- 45 Colt
- 223 Remington
- 30 Carbine
- 308 Winchester
- 410 Shotshell
- 12 Gauge buckshot
- 30 Super Carry
- 25 Automatic
- 32 Auto
- 32 H&R Mag
- 327 Federal Magnum
- 9x18mm Makarov
- 44 Special
When I load up my EDC Glock 26 mags, Hornady Critical Defense is always in my rotation. If that isn’t enough of an endorsement, then I’ve got my reasons for liking this ammo that I’ll share with you.
First off are the nickel-plated cases. These cases are amazing for self-defense ammo as they are corrosion-resistant, and they feed extra smoothly into and out of the chamber. It should be noted that during the unmentionable events of 2020, Hornady had to switch to standard brass cases for their ammo due to supply chain issues.
However, having that added layer of corrosion resistance if you can get your hands on some of the nickel-plated cases is nice in case you don’t rotate your ammo or mags all that often for your carry gun.
Of course, we have Hornady’s legacy of producing extremely accurate and reliable ammo behind every case that leaves their production facilities. I’m a long-time fan of Hornady bullets and ammo as they continue to deliver top-notch products to the civilian market.
From a reloading perspective, the choice of propellant to minimize muzzle flash is really cool. This is amazing for low-light shooting and can make a huge difference if you need to make a shot indoors at night. Keeping your night vision intact and not being distracted from your sight alignment is huge during low-visibility shooting, and I love that Hornady thought of this when they were designing the Critical Defense round.
Lastly, the technology that went into making the FTX bullet is what really sold me on Critical Defense ammo. The use of polymer to not only protect the hollow point but to also initiate expansion is a great leap forward in defense ammo technology.
Keeping your hollow point clear of debris is critical for terminal performance, and Flex Tip does this very well.
So, let’s address the elephant in the room. Do I care about the Critical Defense not adhering to the FBI ballistic gel testing requirements? Nope, sure don’t!
My main concern during any self-defense situation will be over-penetration. Although I love Hornady Critical Duty ammo and all the innovation that went into it, the chances of me needing the penetration capabilities of this round are very slim.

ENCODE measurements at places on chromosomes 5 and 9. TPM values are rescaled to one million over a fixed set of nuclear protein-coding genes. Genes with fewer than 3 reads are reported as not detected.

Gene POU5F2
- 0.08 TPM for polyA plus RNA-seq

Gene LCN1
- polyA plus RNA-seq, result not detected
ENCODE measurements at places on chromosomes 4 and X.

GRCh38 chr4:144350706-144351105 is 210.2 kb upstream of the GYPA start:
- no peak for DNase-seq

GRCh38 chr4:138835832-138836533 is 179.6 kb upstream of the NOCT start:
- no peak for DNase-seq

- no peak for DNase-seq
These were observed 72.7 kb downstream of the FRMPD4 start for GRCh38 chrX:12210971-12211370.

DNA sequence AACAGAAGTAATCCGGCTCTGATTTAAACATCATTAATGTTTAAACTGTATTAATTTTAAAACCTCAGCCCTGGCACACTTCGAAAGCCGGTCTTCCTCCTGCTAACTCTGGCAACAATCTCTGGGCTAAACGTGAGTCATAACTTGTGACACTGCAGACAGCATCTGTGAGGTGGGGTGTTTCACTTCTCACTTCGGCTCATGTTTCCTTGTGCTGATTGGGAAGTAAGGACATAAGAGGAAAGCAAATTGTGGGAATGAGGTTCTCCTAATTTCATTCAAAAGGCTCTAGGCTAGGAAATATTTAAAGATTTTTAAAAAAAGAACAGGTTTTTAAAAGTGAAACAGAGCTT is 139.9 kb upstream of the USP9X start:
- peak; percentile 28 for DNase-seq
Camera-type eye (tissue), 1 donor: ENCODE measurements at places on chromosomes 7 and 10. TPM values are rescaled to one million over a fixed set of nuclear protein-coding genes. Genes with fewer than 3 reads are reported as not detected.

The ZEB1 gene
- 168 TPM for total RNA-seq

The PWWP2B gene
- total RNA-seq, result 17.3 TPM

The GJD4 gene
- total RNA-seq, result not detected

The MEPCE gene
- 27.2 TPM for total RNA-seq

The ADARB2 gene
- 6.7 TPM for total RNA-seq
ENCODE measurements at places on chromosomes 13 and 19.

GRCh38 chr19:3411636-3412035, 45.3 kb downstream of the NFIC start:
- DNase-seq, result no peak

Furthermore, heaven forbid a shot over-penetrate and hit an innocent bystander or a family member; this would be nothing short of catastrophic if you ask me. I’m totally fine carrying a defense load that performs exceptionally in bare gelatin or through heavy clothing because this is what you’ll be facing 99% of the time in a self-defense situation.
In summary, I’m a huge fan of Hornady Critical Defense, and I carry it in my defensive handgun as my carry ammo. It runs smoothly through my Glock 26, and I have complete confidence that should I ever need it, this round will be more than capable of defending my life.
Hornady Critical Defense is best used for personal and home defense. Its jacketed hollow point design is made to expand inside the target and cause maximum damage while not over-penetrating.
Critical Defense was developed using low-flash propellants to protect your vision and avoid sight-focus distractions while firing in low-light situations. This helps shooters stay on target in life-or-death situations. Critical Defense 9mm Luger and 38 Special is also offered in a “Lite” variety for lower recoil and faster follow-up shots.
One major downside to Hornady Critical Defense ammunition is its price point, as it is more expensive than traditional hollow point defense loads like the Speer Gold Dot and Federal HST. Furthermore, the Critical Defense does not pass the FBI ballistic testing protocol for penetration through barriers (namely auto glass).
As much as we love ammo, we understand that no manufacturer is perfect. Here are some of the pros and cons of Hornady Critical Defense ammunition you should be aware of.
- Excellent terminal performance
- Perfect for civilian shooters
- Does not meet FBI standards
- Not approved for law enforcement use
Below you’ll find several reviews of some of the most popular Hornady Critical Defense ammo variations on the market.
If you carry something along the lines of a Smith & Wesson 380 Shield, Glock 42, or Sig Sauer P365-380 (or any other 380 ACP pistol, for that matter), then you should consider Critical Defense 380 ammo for your personal defense loads.
While some 380 shooters opt to carry FMJ ammo for extra penetration, Hornady did away with this old mantra and developed a self-defense 380 ACP round that gave you penetration and expansion.